For now, I’ve solved my problems by making my last clipping of the season in October and having it a really low trace clip. Just the sweat lines are clipped and the hair is full and wooly across the face, legs and top half or more of the body. Under my particular conditions it gives me an easy out. Less sweat and no need to blanket. But if someone would come up with an indicator strip, hmmm, I do miss dressing the boys in the latest style.


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T-man had a fabulous roll in the summer dust. He has perfected the roll to an art. He rolls his side, he snakes his neck, he grinds his face. His little hooves dangle awkwardly in the air as his body gyrates; to the city visitor it looks like my horse is having an epileptic fit. He spends a good minute on each side and is deliberate enough when he rolls to the side untouched to fully scratch the roots of his mane.

Watching this show brings an internal giggle, oh to be a kid in mud again, and a quick check under his face mask to see if he hurt his eye during this dramatic act.

This week he did. The eyelid did just what it is suppose to do and saved his eyeball, but it had a nice spot of nudity on it. Off with the fly mask for a couple of days ’till the hair grows back, no use tempting fate – I’d rather meet my vet at the deli for coffee than in my barn on a call.

I watched T-man go into the paddock to greet his fellow masked aliens. People stop by farms all the time to ask about why the horses are wearing these masks. Is it just for flies? I wonder.

I pondered this when I donned my own Rite-aid 2-for-the-price- of-one specials. I always feel cooler with my sunglasses on. Perhaps I’d be better to describe the feeling as “less hot.” I feel that way too when I put a brimmed hat on that shades my eyes. I don’t know if I actually am a bit less hot, but I feel that way when I’ve cut the sun’s intensity from my eyes.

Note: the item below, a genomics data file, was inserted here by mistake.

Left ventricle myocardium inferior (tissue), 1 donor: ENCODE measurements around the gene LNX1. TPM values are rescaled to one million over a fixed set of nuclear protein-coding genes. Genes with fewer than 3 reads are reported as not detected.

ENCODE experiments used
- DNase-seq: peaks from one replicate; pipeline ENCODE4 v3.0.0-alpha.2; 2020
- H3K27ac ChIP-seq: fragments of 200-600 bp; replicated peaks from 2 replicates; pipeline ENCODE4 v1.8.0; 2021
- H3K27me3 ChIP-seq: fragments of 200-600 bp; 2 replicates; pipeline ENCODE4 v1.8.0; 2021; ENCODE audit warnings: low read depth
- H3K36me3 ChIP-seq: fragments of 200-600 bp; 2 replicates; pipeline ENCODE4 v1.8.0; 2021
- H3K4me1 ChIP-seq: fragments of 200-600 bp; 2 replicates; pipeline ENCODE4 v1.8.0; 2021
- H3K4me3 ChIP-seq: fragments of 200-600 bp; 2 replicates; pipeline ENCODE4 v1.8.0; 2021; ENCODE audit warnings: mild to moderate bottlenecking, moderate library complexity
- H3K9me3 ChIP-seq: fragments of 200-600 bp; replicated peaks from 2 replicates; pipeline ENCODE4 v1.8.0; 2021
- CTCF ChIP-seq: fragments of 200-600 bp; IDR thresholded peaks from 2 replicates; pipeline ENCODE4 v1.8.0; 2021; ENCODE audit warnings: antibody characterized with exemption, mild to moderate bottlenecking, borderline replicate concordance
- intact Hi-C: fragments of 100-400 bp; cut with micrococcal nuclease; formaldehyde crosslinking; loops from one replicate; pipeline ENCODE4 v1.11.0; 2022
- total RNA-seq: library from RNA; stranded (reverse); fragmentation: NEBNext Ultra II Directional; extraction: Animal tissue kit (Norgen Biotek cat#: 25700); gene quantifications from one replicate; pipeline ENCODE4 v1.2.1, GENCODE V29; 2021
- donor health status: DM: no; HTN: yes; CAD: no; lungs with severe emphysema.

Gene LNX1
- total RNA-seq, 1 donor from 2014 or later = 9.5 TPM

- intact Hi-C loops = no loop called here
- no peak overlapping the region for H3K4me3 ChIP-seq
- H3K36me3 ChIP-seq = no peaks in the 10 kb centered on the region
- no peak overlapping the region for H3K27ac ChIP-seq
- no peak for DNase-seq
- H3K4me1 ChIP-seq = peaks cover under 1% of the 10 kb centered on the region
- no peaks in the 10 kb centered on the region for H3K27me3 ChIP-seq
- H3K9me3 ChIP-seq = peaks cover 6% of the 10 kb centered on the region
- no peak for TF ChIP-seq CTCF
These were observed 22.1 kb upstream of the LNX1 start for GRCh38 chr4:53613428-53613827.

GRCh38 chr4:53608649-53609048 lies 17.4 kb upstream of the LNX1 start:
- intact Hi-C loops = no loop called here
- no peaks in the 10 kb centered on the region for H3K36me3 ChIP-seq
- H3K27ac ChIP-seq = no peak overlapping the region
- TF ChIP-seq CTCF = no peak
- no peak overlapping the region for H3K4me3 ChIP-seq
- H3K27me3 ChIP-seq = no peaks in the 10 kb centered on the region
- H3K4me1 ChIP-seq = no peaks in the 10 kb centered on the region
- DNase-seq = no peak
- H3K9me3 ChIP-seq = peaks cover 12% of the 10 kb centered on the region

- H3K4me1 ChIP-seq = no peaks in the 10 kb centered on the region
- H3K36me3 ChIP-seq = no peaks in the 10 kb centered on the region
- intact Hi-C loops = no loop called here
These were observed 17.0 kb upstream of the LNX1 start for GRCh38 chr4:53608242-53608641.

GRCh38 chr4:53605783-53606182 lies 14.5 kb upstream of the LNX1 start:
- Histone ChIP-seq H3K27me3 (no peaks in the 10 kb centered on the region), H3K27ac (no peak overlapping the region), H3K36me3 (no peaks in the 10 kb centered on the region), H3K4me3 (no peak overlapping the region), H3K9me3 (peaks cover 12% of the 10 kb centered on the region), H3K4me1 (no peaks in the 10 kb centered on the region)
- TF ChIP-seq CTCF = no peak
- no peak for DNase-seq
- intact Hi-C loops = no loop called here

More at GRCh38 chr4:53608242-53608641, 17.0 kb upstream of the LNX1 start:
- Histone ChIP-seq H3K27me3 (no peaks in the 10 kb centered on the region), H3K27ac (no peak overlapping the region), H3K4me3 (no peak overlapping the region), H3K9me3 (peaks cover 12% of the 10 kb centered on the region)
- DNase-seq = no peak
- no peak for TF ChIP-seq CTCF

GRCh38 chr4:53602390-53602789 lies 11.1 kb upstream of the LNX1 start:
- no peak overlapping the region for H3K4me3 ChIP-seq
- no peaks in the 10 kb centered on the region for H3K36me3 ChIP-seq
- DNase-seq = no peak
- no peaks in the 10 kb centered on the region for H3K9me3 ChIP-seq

I haven’t done any serious research on this, but I’m pretty sure I’ve come across literature indicating that the sun striking our retina does more than produce pictures. It stimulates chemicals in our brain. So much so that there’s a portion of the population that suffers depression with the seasonal shift of the sun and daylight hours.

If I feel “less hot” with sun glasses on, I wondered if my horse feels “less hot” with a fly mask on. I’ve wrapped it around my own face to check visibility and found a shade effect as well. I don’t know how you would even be able to check that. And there is always the question of reality in the brain. Do you THINK you feel less hot or are you REALLY less hot. And even if you think you feel less hot, can’t we control our body temperatures to some degree through meditative direction. Perhaps our eyes are telling the brain to cool down a bit. It isn’t a concept without merit.DSC02390_2

I wonder if there are any studies on this for humans or animals. But I haven’t the time to look into it now. It’s a prime fall day and the face mask is washed. Time to put on my own sunnies and reapply T-man’s so he can be the cool dude he thinks he is.